@joyatlarge

2018

2017 in Retrospect: What's Impact

Measuring Impact

What does impact look like to a creative facilitator? What is the real nature of impact? Three stories from everyday life

This post was written on 4 January 2018

4 min read / 863 words

 

My 2017 retrospection was kickstarted a few weeks ago by a friend who asked (thanks, James):

How do you measure your impact?

It was hard to hug all the thoughts that flashed into my mind into one concise answer. As I spoke, it surprised me that my response came as three stories: one of a special needs teacher experiencing burnout, one of a moving wall, and one of deciphering stories with a thought leader. These are my stories and reflections they carried with them.


The Teacher

Around thanksgiving last year, I had the opportunity to reconnect with an acquaintance who follows my drawings via Instagram. He shares about his mother, a special needs teacher taking care of programs for the region who had once studied art. She was in a valley of sorts, a kind of burnout that left her feeling exhausted and questioning. Most times, the thread-thin effect you might have on others does not return to you, and it leaves you unknowing. This time, I heard the story of how by sharing Instagrams of my scribing work catalyzed a wave of creativity within her: her return to art through visuals makes planning and teaching her classrooms a more joyful experience, one which affects her students, their families, and those in the region whose lives this creativity touches.

IMG_3974.JPG

A visual by Jane Sawyer, a teacher of life skills (special needs) in Texas

It Takes a Village

Seeing how ideas travel in A Terrible Beauty, and The Innovators, I wonder if we misattribute impact to single sources, usually ourselves. When we mark ourselves against KPIs, it holds us accountable to the work that needs to be done, but also undermines the reality that every idea and its execution is and always has been the work of the people it touched and passed through, each of them playing their role to materialize as director, carrier, facilitator, community stirrer, funder. Walter Isaacson and Peter Watson take a lens through time, and observe the same: the hallmarks of innovation did not arrive through an isolated idea through an isolated person; it was the confluence of resources, energy and passage of time of many networked characters which moved these ideas and their evolutions into being.


The Moving Mural

A climate change organization gathers 150 participants in La Fabbrica Del Vapore, an electric tram factory which now serves as the centre for innovation and culture in Milan, to deepen collaboration between its members. The design workshopping the day involved a wall onto which their sparks and synergies would collect. The wall mirrors the synergies made in the group, expliciting our invisible connections to each other and hidden resources and synergies to tackling the complexity of climate change as a knowing whole.

Building (Good) Walls

With all the noise about building walls we hear, this is one example where a wall was built for good: this is a work of diversity and collaboration piece which will travel to its next events, as a material reminder to the immaterial bonds the people in that space, that time, share. It is a wall that quietly endures.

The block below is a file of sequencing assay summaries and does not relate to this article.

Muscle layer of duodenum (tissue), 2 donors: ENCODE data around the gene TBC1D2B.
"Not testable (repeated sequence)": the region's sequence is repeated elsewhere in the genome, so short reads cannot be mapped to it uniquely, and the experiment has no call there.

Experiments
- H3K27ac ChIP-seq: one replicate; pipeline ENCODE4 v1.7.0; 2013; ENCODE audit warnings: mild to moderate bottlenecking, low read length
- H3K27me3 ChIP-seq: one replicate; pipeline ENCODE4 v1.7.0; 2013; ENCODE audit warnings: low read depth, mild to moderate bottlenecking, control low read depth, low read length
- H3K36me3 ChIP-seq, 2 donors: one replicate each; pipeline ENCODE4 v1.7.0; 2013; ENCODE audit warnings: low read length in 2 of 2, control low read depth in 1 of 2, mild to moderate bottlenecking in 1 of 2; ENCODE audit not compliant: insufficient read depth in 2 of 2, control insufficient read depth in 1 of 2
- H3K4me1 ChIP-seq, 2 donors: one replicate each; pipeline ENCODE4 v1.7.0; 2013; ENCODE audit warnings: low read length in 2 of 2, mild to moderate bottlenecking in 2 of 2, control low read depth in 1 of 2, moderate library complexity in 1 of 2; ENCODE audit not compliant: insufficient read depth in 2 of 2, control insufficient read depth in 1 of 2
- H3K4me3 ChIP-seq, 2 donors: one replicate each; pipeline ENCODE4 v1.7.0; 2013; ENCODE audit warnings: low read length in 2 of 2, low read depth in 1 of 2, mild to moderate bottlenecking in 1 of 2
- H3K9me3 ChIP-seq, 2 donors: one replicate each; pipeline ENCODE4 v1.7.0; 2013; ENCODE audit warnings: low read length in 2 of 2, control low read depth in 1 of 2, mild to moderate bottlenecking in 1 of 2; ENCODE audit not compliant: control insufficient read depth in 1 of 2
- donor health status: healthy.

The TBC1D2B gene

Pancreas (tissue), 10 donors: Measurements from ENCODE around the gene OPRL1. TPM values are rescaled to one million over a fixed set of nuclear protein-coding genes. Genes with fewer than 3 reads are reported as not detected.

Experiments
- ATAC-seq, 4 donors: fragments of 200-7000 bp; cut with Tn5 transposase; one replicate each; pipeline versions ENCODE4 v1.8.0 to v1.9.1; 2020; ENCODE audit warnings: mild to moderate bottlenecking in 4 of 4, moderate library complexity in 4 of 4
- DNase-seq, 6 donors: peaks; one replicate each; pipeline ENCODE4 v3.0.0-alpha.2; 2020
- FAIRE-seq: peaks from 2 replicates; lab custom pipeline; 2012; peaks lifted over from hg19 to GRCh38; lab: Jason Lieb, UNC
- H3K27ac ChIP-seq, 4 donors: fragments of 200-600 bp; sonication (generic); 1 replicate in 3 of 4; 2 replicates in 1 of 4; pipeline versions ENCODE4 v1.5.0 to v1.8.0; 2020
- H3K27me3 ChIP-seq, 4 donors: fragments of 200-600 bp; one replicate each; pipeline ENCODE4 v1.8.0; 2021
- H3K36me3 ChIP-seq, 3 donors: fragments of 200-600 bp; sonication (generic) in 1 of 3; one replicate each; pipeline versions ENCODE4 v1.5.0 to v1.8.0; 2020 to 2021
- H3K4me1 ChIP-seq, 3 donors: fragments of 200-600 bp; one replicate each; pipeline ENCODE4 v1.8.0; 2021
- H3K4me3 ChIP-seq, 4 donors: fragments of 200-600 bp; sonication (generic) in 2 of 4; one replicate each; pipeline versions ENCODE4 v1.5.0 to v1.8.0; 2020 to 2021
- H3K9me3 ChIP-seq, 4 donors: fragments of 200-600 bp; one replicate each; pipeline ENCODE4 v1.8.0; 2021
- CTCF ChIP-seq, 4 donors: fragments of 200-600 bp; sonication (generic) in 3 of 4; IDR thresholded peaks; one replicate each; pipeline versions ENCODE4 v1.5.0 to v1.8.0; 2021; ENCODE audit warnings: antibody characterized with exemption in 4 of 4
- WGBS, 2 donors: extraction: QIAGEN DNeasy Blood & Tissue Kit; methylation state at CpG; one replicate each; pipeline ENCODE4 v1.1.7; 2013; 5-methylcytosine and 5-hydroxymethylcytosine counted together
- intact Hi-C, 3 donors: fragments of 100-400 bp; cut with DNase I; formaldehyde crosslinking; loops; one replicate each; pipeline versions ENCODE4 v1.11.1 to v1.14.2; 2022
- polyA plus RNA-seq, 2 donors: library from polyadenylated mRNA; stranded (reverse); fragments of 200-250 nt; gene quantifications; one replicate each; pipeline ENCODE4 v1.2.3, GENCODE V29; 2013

Deciphering the Palatial Mind

Last year I met a mind which holds more complexities than I have ever known. Complete systems of thoughts were locked in her mind and I had somehow the privilege of deciphering this visually with her. The work was what I imagine brain surgery is like, as described by Csikzen...{check name}. This project passed through an intellectual barrier, and into an empathetic, appreciative friendship, one which allowed us mutual enjoyment of each other’s mind and also understand the labour of creating words and pictures that will help the stories in her palatial mind to standalone in their fullest meanings. This has opened worlds between us, and this work gives back in other forms beyond expectation.

Soul & Joy Work

Even as I recount these stories, more come in quiet waves. They are what the impressionists tried to capture, turning the immaterial material: Monet’s water colour paintings of glistening light on the Thames that drove him to madness, pivoting between some 90 canvases in order to stay true to the ephemeral but alas abandoning the whole project because he could not do its beauty justice by any artistic or practical means. These moments are joyous: when scribing work with a human rights advocacy group was met by a single remark so casual that, if you blinked, could have missed:

You put your soul into this, don’t you.

I watched the spirit of creative problem-solving refresh a team fearful of running a new workshop series take ownership and find confidence in their project, through fresh eyes.

You brought a real sense of pride to the work

The Million or One

Silicon go-getters define impact as a problem solved for at least a million people. Oprah’s viral commencement speech defines legacy as the individual lives you touch as a mark of your impact. And I’m sure impact has been given names and measures every point in between and more dimensions than we think.

Sometimes the effect of your work and actions never make it back to you. Some very privileged times, it does. However, you may always trust that all which you create from a place free of fear and from a good, creative spirit will have its effect in the world it enters. The consequences of our actions persist and live on, and through these examples, sometimes physically, but always lasts through the intangibles.

Ever learning, unlearning, relearning,
Jx

 
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